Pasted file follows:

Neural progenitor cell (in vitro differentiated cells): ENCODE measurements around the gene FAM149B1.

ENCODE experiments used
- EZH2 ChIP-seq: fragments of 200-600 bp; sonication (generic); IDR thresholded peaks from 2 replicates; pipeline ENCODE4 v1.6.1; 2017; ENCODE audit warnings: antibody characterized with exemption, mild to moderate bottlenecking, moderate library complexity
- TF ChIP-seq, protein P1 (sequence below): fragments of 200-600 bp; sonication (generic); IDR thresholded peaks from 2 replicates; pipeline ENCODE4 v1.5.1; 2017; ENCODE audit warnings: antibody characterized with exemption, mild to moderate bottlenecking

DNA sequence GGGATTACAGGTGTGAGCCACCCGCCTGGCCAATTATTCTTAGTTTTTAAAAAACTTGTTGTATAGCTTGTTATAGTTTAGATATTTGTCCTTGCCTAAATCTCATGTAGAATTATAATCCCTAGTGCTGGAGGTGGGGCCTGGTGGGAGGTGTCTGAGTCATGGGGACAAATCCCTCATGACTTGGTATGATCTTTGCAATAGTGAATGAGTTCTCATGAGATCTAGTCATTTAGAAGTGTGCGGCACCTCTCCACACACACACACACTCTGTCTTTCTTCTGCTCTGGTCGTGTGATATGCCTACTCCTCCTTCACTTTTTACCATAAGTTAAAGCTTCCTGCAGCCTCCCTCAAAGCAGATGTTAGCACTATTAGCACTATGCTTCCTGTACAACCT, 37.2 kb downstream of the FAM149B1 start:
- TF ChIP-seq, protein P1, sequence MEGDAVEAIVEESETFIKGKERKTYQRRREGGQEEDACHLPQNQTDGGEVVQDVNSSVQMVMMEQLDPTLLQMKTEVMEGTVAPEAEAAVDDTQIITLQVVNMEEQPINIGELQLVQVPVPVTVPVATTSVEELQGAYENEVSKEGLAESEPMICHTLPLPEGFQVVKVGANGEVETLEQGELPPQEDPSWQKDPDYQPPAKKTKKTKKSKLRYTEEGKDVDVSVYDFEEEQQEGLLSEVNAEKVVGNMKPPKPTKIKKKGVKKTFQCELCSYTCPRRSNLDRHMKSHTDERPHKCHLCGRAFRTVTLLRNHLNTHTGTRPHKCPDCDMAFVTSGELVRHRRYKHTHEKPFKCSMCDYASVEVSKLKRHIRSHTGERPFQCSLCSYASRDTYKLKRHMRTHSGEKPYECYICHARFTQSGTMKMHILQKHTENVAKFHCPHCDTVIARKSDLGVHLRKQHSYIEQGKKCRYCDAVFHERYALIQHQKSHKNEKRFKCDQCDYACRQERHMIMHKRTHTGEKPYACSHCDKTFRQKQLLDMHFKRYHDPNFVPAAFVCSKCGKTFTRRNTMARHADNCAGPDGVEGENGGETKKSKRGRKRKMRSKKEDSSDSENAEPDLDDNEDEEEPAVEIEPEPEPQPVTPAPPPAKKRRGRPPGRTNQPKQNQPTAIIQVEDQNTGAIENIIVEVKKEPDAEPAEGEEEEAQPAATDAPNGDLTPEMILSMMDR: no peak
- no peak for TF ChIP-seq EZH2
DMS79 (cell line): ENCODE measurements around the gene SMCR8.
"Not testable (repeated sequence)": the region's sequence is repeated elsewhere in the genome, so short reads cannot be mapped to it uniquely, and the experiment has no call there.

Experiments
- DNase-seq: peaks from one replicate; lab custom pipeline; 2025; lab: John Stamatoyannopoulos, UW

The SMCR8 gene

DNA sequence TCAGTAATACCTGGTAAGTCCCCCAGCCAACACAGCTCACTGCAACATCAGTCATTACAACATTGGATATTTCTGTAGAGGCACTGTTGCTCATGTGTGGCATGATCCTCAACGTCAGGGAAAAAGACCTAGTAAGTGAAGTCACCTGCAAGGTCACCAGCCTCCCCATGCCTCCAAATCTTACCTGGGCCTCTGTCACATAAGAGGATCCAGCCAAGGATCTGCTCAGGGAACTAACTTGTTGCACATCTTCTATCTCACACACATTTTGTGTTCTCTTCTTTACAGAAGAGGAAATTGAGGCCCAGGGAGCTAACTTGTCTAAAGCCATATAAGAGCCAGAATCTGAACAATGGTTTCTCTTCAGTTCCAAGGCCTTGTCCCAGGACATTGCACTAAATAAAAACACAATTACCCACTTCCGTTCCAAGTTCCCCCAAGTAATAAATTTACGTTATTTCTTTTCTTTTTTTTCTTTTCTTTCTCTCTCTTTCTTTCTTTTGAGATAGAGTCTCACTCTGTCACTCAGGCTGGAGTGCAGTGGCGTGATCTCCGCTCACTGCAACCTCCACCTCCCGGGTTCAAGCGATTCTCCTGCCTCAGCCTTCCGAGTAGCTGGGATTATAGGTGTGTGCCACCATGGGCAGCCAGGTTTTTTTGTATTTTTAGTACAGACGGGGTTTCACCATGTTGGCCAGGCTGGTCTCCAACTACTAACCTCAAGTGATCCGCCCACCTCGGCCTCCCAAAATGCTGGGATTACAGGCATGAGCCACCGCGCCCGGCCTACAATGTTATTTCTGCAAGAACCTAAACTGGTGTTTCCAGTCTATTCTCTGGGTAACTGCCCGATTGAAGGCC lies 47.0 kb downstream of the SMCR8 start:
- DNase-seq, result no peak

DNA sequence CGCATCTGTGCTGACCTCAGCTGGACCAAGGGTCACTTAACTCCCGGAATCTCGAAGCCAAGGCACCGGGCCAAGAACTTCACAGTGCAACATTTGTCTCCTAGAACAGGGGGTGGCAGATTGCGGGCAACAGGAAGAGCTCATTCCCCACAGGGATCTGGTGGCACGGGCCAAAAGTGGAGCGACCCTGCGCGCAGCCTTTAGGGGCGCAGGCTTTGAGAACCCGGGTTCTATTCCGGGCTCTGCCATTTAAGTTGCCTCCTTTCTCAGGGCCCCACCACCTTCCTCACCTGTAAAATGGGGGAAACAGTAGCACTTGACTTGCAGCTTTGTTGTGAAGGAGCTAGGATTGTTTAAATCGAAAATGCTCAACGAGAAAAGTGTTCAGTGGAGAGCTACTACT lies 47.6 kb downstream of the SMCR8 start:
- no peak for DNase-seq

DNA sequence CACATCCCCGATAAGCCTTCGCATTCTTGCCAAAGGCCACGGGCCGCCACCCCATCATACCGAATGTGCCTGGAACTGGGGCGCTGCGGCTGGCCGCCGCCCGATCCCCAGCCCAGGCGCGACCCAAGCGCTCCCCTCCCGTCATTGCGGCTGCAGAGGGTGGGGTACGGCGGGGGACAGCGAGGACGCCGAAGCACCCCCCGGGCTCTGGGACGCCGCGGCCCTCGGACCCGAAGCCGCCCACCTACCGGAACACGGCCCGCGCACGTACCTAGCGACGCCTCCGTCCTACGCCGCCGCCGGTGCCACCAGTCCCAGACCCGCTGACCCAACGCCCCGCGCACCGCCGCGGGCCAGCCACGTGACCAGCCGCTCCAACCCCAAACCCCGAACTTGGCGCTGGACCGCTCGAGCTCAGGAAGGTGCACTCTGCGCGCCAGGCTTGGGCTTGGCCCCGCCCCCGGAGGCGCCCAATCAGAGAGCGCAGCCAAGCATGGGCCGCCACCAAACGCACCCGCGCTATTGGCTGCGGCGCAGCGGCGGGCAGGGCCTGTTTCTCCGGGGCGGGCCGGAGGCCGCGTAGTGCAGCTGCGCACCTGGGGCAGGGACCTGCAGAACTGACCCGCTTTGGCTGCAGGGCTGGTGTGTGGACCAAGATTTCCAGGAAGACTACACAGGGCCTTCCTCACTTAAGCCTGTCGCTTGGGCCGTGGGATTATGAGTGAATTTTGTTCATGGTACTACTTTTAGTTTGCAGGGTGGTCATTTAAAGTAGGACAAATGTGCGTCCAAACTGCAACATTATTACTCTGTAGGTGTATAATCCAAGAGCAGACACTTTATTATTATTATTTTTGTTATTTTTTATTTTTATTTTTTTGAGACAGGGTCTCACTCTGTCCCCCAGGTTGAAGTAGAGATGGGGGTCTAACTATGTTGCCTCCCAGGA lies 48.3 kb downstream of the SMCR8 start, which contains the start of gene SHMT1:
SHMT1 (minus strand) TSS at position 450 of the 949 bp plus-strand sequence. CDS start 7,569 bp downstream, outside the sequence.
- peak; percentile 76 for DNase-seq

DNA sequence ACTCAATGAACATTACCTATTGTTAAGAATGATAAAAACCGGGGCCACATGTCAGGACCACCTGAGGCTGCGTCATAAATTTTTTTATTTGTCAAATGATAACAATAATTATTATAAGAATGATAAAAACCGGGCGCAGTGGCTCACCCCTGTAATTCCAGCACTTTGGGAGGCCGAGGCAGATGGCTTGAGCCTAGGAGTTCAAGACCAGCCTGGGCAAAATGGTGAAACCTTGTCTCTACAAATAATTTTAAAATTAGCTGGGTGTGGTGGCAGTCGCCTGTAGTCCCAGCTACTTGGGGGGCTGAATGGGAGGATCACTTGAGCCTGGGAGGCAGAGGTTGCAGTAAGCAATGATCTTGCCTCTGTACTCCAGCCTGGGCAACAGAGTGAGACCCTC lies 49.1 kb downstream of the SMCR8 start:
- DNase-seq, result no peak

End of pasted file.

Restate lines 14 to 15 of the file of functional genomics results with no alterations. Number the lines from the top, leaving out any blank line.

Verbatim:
- DNase-seq, result no peak

DNA sequence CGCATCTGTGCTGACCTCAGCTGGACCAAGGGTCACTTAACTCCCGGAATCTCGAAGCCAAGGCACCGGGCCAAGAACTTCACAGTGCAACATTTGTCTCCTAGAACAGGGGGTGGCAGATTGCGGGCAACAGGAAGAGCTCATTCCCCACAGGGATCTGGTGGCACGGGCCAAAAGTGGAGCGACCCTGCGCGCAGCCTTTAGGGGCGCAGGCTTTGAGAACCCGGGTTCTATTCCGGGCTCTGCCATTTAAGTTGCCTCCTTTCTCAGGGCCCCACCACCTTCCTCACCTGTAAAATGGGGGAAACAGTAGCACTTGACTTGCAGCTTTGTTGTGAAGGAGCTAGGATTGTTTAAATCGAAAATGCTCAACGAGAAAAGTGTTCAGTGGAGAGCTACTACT lies 47.6 kb downstream of the SMCR8 start: